About Consciousness

Consciousness is everything you experience - taste, pain, love, feeling. Where these experiences come from is a mystery.

Many modern analytic philosophers of mind either d...

Searching For Physical Footprints

What is it about brain matter that gives rise to consciousness? In particular, the neuronal correlates of consciousness (NCC) - the minimal neuronal mechanisms jointly sufficient for any conscious experience.

Consider this question: What must happen in your brain for you to experience a toothache?

Neuronal Correlates of Consciousness (NCC)

The whole brain can be considered an NCC because it generates experience continually.

  • When parts of the cerebellum, the "little brain" underneath the back of the brain, are lost to a stroke or otherwise, patients may lose the ability to play the piano, for example.  But they never lose any aspect of their consciousness. This is because the cerebellum is almost wholly a feed-forward circuit. There are no complex feedback loops.
  • The spinal cord and the cerebellum are not enough to create consciousness. Available evidence suggests neocortical tissue in generating feelings.
  • The next stages of processing are the broad set of cortical regions, collectively known as the posterior hot zone, that gives rise to conscious perception. In clinical sources of causal evidence, stimulating the posterior hot zone can trigger a diversity of distinct sensations and feelings.
  • It appears that almost all conscious experiences have their origin in the posterior cortex. But it does not explain the crucial difference between the posterior regions and much of the prefrontal cortex, which does not directly contribute to subjective content.

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The northern lights, or aurora borealis
The northern lights, or aurora borealis

The magnetic fields of the sun distort and twist as the Earth rotates on its axis. When these fields become knotted together, they create sunspots. Usually, these sunspots occur in pairs.

A...

Auroras on other worlds

Auroras also occur on planets such as Jupiter, Saturn, Uranus, and Neptune. These gas giants have thick atmospheres and strong magnetic fields. These auroras are a little different from Earth's as they are formed under different conditions.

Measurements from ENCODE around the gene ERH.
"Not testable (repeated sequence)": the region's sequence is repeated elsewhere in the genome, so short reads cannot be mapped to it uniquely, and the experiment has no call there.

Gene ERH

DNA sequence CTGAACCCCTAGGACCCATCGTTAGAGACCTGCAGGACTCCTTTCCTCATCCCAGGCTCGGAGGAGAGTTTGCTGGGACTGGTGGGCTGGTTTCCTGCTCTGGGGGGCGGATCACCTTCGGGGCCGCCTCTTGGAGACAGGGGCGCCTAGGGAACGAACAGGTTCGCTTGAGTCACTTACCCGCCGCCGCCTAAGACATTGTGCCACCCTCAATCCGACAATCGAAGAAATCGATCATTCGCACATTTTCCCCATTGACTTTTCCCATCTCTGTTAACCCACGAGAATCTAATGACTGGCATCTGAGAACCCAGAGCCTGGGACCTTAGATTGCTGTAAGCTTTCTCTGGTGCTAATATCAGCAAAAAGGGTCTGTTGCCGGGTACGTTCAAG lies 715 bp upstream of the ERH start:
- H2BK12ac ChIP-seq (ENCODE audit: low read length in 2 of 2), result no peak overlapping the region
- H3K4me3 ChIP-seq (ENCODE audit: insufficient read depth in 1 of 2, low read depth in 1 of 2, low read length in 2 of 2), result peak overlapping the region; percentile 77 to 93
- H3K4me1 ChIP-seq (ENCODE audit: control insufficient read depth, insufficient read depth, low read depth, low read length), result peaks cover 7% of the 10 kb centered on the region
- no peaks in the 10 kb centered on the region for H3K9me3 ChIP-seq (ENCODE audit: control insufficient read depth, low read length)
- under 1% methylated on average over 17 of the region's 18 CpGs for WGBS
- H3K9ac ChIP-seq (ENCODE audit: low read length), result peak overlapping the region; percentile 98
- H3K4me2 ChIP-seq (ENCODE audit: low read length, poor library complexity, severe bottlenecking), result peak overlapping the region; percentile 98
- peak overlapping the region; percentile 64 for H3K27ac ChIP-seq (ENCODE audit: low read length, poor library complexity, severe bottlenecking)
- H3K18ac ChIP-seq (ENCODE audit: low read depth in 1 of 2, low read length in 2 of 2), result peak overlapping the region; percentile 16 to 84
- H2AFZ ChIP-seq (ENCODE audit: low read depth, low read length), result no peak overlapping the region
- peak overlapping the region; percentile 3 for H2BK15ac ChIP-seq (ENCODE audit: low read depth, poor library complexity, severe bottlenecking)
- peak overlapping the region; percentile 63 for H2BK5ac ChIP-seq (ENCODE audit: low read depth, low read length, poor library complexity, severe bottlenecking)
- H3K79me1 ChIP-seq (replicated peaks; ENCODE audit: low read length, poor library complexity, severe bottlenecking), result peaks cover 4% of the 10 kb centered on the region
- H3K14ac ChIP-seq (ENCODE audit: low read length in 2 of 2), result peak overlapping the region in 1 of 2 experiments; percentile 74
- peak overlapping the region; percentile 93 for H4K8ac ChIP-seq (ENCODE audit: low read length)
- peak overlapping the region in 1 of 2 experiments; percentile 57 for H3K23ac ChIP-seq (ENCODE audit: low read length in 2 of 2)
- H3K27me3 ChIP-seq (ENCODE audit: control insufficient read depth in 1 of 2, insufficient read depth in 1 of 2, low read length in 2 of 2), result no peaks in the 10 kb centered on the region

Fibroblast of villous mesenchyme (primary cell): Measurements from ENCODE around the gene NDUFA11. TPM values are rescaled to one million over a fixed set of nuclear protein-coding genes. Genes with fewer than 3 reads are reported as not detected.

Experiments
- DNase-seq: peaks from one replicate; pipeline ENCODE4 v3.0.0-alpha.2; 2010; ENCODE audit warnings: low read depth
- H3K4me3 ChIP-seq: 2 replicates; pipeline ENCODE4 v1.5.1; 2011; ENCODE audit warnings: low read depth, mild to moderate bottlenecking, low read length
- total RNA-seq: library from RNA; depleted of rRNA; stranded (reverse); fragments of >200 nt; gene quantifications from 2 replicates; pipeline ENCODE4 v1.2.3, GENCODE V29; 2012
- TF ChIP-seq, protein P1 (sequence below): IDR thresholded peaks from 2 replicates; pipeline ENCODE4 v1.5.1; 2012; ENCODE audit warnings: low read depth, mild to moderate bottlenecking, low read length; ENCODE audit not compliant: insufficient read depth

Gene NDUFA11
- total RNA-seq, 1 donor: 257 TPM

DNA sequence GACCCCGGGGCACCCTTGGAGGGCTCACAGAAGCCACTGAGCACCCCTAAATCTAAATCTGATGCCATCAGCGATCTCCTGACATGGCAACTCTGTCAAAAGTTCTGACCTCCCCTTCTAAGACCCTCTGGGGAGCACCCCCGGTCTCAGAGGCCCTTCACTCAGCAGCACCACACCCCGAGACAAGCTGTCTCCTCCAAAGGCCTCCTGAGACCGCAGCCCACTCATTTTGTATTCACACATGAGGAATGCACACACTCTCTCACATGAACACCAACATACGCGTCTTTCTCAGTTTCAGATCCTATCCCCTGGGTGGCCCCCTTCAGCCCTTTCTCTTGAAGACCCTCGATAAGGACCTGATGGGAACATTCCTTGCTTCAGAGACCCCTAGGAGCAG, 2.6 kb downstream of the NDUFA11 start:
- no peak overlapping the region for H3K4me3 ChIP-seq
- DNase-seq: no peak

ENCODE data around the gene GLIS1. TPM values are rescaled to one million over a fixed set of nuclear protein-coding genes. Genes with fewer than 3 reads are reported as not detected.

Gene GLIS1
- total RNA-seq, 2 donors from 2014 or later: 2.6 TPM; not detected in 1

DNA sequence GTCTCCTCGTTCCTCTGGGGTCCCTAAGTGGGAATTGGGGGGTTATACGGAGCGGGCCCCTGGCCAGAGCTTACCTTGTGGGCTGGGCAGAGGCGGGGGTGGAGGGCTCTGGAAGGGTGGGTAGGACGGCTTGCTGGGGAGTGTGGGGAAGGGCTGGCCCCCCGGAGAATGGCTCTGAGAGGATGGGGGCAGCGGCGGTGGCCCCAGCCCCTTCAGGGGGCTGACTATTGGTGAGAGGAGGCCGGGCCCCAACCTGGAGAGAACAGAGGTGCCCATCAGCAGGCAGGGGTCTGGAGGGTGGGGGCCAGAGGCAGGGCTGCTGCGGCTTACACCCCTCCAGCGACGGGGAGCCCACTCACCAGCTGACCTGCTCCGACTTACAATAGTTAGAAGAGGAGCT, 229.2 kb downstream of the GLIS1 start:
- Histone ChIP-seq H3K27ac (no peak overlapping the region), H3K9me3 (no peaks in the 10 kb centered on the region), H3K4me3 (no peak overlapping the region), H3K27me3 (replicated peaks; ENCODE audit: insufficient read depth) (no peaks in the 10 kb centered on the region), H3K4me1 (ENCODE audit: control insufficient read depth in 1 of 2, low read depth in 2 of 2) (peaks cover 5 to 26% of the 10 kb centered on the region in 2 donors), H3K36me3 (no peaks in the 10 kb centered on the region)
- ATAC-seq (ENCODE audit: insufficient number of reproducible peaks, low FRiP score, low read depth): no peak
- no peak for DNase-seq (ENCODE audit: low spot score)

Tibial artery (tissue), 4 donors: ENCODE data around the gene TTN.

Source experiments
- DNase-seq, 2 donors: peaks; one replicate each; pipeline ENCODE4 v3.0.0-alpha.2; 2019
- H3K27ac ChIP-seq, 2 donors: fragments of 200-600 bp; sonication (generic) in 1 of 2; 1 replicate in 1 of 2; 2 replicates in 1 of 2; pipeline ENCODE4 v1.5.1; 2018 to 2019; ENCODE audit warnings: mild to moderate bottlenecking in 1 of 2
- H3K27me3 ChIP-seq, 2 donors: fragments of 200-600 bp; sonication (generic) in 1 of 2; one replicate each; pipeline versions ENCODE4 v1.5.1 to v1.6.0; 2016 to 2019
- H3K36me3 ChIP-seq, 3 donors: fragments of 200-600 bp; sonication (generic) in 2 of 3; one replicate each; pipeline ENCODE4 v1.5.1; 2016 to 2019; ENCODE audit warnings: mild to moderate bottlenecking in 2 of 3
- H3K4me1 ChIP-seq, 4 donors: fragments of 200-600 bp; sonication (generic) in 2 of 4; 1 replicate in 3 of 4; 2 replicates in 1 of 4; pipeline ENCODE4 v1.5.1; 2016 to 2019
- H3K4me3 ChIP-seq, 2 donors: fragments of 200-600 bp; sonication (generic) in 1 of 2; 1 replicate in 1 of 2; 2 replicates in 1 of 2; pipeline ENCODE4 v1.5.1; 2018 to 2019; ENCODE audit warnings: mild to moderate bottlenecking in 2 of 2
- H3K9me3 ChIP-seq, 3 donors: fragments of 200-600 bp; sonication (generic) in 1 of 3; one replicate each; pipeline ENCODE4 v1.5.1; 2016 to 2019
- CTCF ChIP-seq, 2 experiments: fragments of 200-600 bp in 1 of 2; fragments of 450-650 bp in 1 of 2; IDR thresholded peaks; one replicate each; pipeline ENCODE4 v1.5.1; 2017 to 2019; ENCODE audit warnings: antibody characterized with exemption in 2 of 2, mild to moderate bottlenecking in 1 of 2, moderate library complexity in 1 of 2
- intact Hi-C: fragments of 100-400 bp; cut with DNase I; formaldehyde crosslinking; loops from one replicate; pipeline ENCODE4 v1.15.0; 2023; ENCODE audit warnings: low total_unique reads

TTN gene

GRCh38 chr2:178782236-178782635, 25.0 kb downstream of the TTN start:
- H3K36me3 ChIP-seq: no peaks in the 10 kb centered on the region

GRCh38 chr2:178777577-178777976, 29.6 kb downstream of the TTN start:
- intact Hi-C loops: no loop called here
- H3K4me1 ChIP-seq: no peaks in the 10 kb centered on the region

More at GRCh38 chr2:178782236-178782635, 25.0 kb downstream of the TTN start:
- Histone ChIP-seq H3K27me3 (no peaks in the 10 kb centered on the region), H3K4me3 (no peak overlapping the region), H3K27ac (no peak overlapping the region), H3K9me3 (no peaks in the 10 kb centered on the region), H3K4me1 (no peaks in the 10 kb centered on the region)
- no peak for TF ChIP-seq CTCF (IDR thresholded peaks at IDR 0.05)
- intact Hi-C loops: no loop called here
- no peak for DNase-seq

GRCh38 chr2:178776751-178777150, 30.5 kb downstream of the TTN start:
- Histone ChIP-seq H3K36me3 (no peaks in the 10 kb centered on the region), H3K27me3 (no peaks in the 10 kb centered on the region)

Venus has an aurora generated by its magnetotail. Mars experiences local auroras due to magnetic fields in the crust. There are also northern hemisphere auroras caused by particles hitting the Maritan atmosphere.

Cycles and particles

Northern lights occur roughly every eleven years. Record-keeping of the sun's activity began in 1749. Since then, there have been 22 full cycles.

Particles ejected from the sun travel 93 million miles toward Earth before they are drawn toward the magnetic north and south poles. As the particles move through the Earth's magnetic shield, they mix with the oxygen, nitrogen, and other elements that result in the display of lights.

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Science providing anwers
Science providing anwers

Despite the advances in science over the past century, our understanding of nature is still limited. Scientists still don't know what the vast majority of the universe is made up of or how cons...

Mysterian arguments

"Mysterian" thinkers give an important role to biological arguments and analogies.

Late philosopher Jerry Fodor argued that there are bound to be thoughts we are unable to think. Similarly, philosopher Colin McGinn claimed that all minds suffer from "cognitive closure" about particular problems. Just as animals will never understand prime numbers, so human brains are unable to consider some of the world's wonders.

Mysterians and pessimism

Mysterians present the question of cognitive limits in fixed terms: either we can solve a problem, or we will never be able to.

A possibility that eludes mysterians is one of slowly diminishing returns. We keep slowing down, even as we exert more effort, and there is no point where progress becomes impossible.

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Spirituality
Spirituality

The term spirituality has one of two connotations: One is a classic religious one; the other is inspired by New Age Culture. Both categories embody spirituality better than cold, hard...

Reason is more of a guide

In a world where we can have complete information about everything, reason can give us certain answers. However, the world we are living in is not even close to having all the answers. In this world, words are fallible. So is perception and imagination.

Reason is then more of a guide than a symbol of truth.

The limits of understanding

There are limitations to what the human mind can understand. The mysteries of the Universe and our conscious experience are too complex to be restricted to words and formulas. 

We mostly operate on faith and habit in ways that aren’t obvious.